Archive for the Statistics Category

missing slide

Posted in pictures, Statistics, Travel, University life with tags , , on July 31, 2014 by xi'an

I realised too late I should have added this slide to my talk in Bangalore, to thank the Indian participants and organisers of the IFCAM workshop:

நன்றி    ಧನ್ಯವಾದ   ਤੁਹਾਡਾ ਧੰਨਵਾਦ

धन्यवाद  આભાર  আপনাকে   ধন্যবাদ

अनुगुरिहीतोसुमि ధన్యవాదాలు  آپ کا شکریہ

Bangalore workshop [ಬೆಂಗಳೂರು ಕಾರ್ಯಾಗಾರ]

Posted in pictures, R, Running, Statistics, Travel, University life, Wines with tags , , , , , , on July 31, 2014 by xi'an

mathdeptSecond day at the Indo-French Centre for Applied Mathematics and the workshop. Maybe not the most exciting day in terms of talks (as I missed the first two plenary sessions by (a) oversleeping and (b) running across the campus!). However I had a neat talk with another conference participant that led to [what I think are] interesting questions… (And a very good meal in a local restaurant as the guest house had not booked me for dinner!)

To wit: given a target like

\lambda \exp(-\lambda) \prod_{i=1}^n \dfrac{1-\exp(-\lambda y_i)}{\lambda}\quad (*)

the simulation of λ can be demarginalised into the simulation of

\pi (\lambda,\mathbf{z})\propto \lambda \exp(-\lambda) \prod_{i=1}^n \exp(-\lambda z_i) \mathbb{I}(z_i\le y_i)

where z is a latent (and artificial) variable. This means a Gibbs sampler simulating λ given z and z given λ can produce an outcome from the target (*). Interestingly, another completion is to consider that the zi‘s are U(0,yi) and to see the quantity

\pi(\lambda,\mathbf{z}) \propto \lambda \exp(-\lambda) \prod_{i=1}^n \exp(-\lambda z_i) \mathbb{I}(z_i\le y_i)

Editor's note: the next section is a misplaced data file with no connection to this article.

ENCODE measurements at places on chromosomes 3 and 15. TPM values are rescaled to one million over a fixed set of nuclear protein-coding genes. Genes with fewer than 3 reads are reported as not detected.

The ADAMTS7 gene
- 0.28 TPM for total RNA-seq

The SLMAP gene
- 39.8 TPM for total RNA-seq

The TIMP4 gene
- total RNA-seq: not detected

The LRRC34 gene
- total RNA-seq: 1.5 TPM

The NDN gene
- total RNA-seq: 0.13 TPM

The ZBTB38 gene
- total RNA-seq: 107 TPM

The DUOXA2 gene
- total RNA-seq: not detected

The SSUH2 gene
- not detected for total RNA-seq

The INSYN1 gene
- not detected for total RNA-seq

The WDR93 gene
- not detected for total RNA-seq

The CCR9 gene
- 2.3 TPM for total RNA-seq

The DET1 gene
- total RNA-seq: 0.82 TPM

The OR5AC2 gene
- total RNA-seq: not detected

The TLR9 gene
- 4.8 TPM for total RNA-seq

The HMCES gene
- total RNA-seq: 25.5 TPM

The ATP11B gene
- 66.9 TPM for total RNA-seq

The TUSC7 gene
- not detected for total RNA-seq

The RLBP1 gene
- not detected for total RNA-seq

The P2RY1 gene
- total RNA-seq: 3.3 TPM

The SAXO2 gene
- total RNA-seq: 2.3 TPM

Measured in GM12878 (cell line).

as an unbiased estimator of the target. What’s quite intriguing is that the quantity remains the same but with different motivations: (a) demarginalisation versus unbiasedness and (b) zi ∼ Exp(λ) versus zi ∼ U(0,yi). The stationary is the same, as shown by the graph below, the core distributions are [formally] the same, … but the reasoning deeply differs.


Obviously, since unbiased estimators of the likelihood can be justified by auxiliary variable arguments, this is not in fine a big surprise. Still, I had not thought of the analogy between demarginalisation and unbiased likelihood estimation previously. Continue reading

Bangalore workshop [ಬೆಂಗಳೂರು ಕಾರ್ಯಾಗಾರ]

Posted in pictures, Running, Statistics, Travel, University life, Wines with tags , , , , , on July 30, 2014 by xi'an

iiscFirst day at the Indo-French Centre for Applied Mathematics and the get-together (or speed-dating!) workshop. The campus of the Indian Institute of Science of Bangalore where we all stay is very pleasant with plenty of greenery in the middle of a very busy city. Plus, being at about 1000m means the temperature remains tolerable for me, to the point of letting me run in the morning.Plus, staying in a guest house in the campus also means genuine and enjoyable south Indian food.